Like Jack the Ripper, most of Holmes' numerous victims were females. Some of them worked for him as stenographers in his pharmacy or hotel, and others he courted and later married. However, unlike the infamous British serial killer, Holmes did not kill face to face. He preferred "being near enough to hear the approach of death in the rising panic of his victims" (349). It was in those moments that "his quest for possession entered its most satisfying phase" (349). For Holmes, choosing how his victims died, be it "[filling] a room with gas and [letting] the guest expire in her sleep, or [creeping] in with his passkey and [pressing] a chloroform-soaked rag to his face" (349), was a measure of his power; the ultimate form of establishing dominance over the
In this chapter, Ponyboy still in the hospital spending all his time reading and drawing pictures. Oneday he came across a picture of Bob in Soda’s old yearbooks. Then he keeps looking at it and thinking about him and how he had been killed.
When he was young he would dissect and give surgery on both living and dead animals. In 1978 Holmes married Clara Loving and had one son Robert in 1880. Some may say it was easy to see Holmes was going to be a doctor since what he did to such animals in his younger years. He could also be a reason for a friend’s death.
It is while in jail Holmes confided in a cellmate by the name of Marion Hedgepeth of the plan to defraud the insurance company. Hedgepeth agreed to give Holmes the contact information of a crooked attorney in turn for $500 dollars, promised to be paid once Holmes received the insurance payoff. It was several weeks after this event before Holmes and Pitezel arrived in Philadelphia, where they rented a storefront and posed as a patent dealer. It is here where Holmes murdered Pitezel with chloroform, burning his face, and setting the building on fire in an attempt to make it appear like a chemical laboratory accident. Once the body was discovered, it had to be positively identified by a family member in order for the insurance company to pay the
He had two children, one son and one daughter. He went out of sight for six years after abandoning Clara and his son. He would always somehow come up with some con as to where he was and what he was doing during the time of his victims' deaths. The police had always questioned him, but had never really pinned anything on him. No one wanted to believe that Holmes was an evil master mind. He was so handsome and charismatic. His tall stature and piercing blue eyes made women often swoon at the sight of him. He could also talk anyone into anything at the sound of his voice and the medical, knowledgeable jargon he used. He even got an old lady to give him her husbands pharmacy after his death sometime after he arrived to Chicago. Other sources said that he killed her and inherited the pharmacy without anyone knowing what happened. Either way the old woman should have been happy that such a noble man was running her pharmacy. He was always the perfect assistant, making sure that her money was going towards helping the company in any way. He would even meet up with venders, creating a stable environment for her and her dying husband. He eventually killed her but when others would ask he stated that she had moved to California, but had no forwarding address (Taylor, Troy).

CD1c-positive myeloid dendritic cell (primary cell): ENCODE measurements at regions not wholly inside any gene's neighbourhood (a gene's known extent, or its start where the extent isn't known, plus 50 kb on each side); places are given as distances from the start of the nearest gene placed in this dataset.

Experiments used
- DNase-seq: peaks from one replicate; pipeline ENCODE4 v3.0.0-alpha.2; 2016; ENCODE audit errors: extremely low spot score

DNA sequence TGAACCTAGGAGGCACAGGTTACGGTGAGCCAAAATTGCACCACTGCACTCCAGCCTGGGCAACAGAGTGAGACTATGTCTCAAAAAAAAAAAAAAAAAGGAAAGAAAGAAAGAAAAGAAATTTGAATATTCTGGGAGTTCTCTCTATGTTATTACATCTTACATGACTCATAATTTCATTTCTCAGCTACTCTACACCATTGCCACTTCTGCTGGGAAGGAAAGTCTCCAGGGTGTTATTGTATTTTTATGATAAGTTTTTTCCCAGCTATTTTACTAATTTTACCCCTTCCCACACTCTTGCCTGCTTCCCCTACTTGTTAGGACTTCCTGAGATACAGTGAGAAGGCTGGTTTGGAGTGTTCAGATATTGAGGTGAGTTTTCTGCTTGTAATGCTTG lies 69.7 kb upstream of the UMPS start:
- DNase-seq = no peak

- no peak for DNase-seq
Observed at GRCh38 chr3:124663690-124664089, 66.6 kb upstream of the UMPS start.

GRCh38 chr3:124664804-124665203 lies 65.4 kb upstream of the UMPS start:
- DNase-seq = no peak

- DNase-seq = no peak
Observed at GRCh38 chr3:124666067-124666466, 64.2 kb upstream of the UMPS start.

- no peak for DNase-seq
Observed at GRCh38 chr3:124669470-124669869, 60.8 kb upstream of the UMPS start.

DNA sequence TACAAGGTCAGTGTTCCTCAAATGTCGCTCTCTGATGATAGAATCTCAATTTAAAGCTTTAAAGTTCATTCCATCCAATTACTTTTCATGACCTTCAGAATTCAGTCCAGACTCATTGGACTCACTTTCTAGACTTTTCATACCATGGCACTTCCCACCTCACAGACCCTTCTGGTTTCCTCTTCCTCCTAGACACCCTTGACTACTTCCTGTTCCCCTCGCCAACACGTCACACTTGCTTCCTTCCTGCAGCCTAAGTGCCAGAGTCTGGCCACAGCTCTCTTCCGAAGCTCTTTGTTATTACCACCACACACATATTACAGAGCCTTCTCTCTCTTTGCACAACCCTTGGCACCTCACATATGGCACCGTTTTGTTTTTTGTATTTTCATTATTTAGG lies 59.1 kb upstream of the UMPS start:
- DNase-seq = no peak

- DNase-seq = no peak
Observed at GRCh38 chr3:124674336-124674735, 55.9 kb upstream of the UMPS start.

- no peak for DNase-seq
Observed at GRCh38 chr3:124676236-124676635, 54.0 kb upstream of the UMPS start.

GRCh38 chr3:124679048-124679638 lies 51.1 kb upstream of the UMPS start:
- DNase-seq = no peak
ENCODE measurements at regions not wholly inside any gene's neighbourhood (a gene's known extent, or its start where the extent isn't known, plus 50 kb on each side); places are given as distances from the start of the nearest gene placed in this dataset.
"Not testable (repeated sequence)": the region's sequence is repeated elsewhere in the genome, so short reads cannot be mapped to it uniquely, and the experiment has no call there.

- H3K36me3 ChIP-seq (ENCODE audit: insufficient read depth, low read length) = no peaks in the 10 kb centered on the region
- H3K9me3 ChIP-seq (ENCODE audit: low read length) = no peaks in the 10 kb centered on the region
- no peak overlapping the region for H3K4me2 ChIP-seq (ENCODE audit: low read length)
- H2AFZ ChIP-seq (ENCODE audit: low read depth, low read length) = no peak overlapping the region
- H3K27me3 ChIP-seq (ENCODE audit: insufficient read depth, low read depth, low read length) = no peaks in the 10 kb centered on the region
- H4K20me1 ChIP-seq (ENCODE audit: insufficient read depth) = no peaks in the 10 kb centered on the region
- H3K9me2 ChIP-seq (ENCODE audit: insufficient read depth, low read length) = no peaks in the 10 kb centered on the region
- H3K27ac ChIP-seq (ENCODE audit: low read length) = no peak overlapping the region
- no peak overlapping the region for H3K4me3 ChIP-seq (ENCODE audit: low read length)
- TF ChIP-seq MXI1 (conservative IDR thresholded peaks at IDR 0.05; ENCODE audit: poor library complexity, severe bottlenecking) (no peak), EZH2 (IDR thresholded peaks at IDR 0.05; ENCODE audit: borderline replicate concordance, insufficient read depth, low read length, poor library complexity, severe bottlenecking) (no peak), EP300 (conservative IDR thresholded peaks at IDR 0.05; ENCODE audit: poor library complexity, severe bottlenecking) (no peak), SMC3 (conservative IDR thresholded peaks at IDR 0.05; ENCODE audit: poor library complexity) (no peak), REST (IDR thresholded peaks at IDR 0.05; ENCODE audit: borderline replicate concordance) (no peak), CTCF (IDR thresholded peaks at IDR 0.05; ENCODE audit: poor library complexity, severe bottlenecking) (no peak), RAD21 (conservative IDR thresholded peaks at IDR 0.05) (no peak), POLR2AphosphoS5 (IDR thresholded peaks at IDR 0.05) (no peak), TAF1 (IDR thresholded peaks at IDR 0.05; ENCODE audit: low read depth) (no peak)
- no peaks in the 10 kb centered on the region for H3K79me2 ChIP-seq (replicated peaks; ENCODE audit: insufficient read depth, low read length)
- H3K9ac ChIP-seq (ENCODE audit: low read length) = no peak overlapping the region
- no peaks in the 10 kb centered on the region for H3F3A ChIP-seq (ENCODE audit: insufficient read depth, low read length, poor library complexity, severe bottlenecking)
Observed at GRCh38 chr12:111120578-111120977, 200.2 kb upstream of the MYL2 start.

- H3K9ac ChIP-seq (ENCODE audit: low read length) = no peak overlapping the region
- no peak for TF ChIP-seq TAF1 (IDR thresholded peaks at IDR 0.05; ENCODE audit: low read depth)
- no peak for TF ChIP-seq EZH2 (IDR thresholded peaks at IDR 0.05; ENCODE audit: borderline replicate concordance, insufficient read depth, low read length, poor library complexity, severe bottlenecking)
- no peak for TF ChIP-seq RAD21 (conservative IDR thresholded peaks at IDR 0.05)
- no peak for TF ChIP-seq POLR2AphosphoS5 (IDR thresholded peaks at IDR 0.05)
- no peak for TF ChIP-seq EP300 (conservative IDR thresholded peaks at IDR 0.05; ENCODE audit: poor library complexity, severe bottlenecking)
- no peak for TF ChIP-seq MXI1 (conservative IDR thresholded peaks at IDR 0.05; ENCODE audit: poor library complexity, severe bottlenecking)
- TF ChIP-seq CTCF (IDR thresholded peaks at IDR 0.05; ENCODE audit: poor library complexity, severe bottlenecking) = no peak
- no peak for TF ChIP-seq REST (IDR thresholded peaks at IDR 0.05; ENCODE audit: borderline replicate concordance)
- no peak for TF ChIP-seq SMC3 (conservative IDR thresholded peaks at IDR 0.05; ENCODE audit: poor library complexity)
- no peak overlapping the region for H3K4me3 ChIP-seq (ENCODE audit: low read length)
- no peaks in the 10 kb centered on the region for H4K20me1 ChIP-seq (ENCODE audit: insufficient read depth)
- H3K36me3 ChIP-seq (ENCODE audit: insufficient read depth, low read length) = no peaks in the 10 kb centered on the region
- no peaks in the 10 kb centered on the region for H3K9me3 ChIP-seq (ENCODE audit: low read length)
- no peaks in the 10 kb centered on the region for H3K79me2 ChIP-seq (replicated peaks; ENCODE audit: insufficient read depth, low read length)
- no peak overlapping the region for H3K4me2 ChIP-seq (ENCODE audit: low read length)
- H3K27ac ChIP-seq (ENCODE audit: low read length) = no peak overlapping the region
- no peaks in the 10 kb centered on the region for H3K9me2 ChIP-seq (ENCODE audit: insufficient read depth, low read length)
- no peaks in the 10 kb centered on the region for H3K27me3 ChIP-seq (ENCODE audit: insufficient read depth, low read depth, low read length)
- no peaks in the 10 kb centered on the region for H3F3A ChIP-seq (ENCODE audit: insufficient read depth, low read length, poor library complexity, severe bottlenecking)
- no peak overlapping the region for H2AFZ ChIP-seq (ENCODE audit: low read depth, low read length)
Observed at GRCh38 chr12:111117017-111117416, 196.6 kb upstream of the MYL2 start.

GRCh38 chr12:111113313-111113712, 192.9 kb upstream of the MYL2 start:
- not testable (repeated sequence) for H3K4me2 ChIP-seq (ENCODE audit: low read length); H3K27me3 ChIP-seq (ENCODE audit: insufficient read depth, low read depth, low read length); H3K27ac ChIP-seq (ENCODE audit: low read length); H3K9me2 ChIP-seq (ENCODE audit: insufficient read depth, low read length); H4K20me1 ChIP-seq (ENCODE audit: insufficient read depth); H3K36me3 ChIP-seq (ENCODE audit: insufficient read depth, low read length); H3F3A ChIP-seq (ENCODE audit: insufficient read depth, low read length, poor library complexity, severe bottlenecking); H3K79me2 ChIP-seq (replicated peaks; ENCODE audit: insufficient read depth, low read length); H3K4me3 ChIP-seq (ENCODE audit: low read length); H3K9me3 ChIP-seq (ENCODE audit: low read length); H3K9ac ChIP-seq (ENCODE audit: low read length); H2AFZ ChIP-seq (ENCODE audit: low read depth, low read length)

In “The Dying Detective,” it explained that Sherlock Holmes was literally dying from the prick of poison. To add, it explained that Mr. Culverton Smith was an expert on the poison that was injected into the ivory box; later we learned that Mr. Culverton Smith was indeed the one who injected it into the box in the first place. In “An Invitation to a Murder,” the crossbones on the prescription medication was believed to be a symbol of poison. Additionally, all of the supplies on the center of the table were items that would typically kill a person; yet, none of those belongings killed Mr. Abbott. Furthermore, both stories were premeditated murders. Mrs. Abbott knew that the twelve intelligent inspectors would prevent her from giving her husband the suspicious medication. Therefore, Mr. Abbott’s heart would stop beating and he would eventually die. On the other hand, Sherlock Holmes planned out every detail of the situation and what would happen. He knew that Dr. Watson would be concerned about Mr. Culverton Smith arriving and would like to stay. This created a witness for Mr. Culverton Smith confessing the crime he committed. Lastly, both of the passages had evidence that exemplified situational irony. Mrs. Abbott was dressed in black to grieve the death of herself and her disabled husband. Moreover, the investigators that were going to witness the murder, became the murderers. In the other story,
H.H Holmes was not only “one of the first documented serial killers,” he lured dozens of innocent people into his “murder castle” where he performed cruel and disgusting acts on his victims. Holmes admitted to 27 murders but it is estimated that he was responsible for nearly 200. Holmes was an incredibly intelligent child with a seemingly normal childhood. What had happened to him to turn such a promising child into such a greedy and nefarious fiend.